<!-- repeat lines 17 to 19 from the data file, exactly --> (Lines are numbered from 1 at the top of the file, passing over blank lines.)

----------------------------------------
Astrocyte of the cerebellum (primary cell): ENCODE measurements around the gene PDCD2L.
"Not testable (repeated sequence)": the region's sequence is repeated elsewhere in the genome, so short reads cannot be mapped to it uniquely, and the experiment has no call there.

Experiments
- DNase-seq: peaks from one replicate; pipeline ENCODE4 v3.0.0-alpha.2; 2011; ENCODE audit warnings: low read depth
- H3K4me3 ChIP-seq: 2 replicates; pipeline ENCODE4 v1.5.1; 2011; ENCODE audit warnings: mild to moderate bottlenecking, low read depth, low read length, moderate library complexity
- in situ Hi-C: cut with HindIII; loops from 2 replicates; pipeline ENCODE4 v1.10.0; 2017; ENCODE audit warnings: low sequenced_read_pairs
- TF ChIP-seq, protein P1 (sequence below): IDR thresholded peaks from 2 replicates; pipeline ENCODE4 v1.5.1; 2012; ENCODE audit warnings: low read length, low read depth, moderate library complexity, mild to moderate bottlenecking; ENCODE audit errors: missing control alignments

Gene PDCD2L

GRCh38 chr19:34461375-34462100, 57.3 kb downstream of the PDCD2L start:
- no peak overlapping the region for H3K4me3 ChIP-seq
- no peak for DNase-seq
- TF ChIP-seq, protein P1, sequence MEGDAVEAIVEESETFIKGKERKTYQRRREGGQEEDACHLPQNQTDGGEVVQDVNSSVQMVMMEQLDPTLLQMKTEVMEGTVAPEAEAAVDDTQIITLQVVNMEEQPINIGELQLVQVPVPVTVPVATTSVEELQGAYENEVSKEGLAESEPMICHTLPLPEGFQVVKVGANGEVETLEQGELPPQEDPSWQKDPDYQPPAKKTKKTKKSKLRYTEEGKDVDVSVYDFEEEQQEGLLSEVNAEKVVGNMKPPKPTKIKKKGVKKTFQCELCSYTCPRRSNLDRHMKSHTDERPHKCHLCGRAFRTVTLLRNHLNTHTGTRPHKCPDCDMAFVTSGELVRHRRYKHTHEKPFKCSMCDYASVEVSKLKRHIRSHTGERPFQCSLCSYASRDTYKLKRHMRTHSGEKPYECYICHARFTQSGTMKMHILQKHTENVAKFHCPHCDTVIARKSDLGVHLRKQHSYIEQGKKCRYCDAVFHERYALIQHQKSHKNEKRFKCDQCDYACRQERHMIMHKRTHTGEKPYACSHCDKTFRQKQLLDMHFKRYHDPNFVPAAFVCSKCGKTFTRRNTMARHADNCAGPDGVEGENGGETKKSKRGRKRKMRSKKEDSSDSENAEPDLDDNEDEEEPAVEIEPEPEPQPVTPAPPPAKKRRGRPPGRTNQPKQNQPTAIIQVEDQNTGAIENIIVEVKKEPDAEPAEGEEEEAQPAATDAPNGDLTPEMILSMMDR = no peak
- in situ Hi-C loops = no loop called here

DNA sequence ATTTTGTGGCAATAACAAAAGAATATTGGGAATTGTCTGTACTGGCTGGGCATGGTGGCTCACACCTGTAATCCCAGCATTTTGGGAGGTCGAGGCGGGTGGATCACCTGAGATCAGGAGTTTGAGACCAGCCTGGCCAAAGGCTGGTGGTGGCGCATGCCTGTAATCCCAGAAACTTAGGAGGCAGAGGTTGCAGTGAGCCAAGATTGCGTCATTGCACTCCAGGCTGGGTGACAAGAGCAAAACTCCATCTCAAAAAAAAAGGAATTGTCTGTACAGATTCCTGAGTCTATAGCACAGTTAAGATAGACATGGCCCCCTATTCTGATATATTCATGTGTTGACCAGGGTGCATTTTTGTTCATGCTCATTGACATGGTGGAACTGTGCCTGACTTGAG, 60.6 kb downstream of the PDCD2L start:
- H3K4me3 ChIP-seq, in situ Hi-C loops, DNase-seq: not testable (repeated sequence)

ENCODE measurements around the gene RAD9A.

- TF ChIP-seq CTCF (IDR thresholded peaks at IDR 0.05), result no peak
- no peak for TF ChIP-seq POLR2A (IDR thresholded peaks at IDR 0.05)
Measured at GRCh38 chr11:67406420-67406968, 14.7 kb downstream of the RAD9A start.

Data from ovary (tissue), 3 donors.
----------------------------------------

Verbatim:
- TF ChIP-seq CTCF (IDR thresholded peaks at IDR 0.05), result no peak
- no peak for TF ChIP-seq POLR2A (IDR thresholded peaks at IDR 0.05)
Measured at GRCh38 chr11:67406420-67406968, 14.7 kb downstream of the RAD9A start.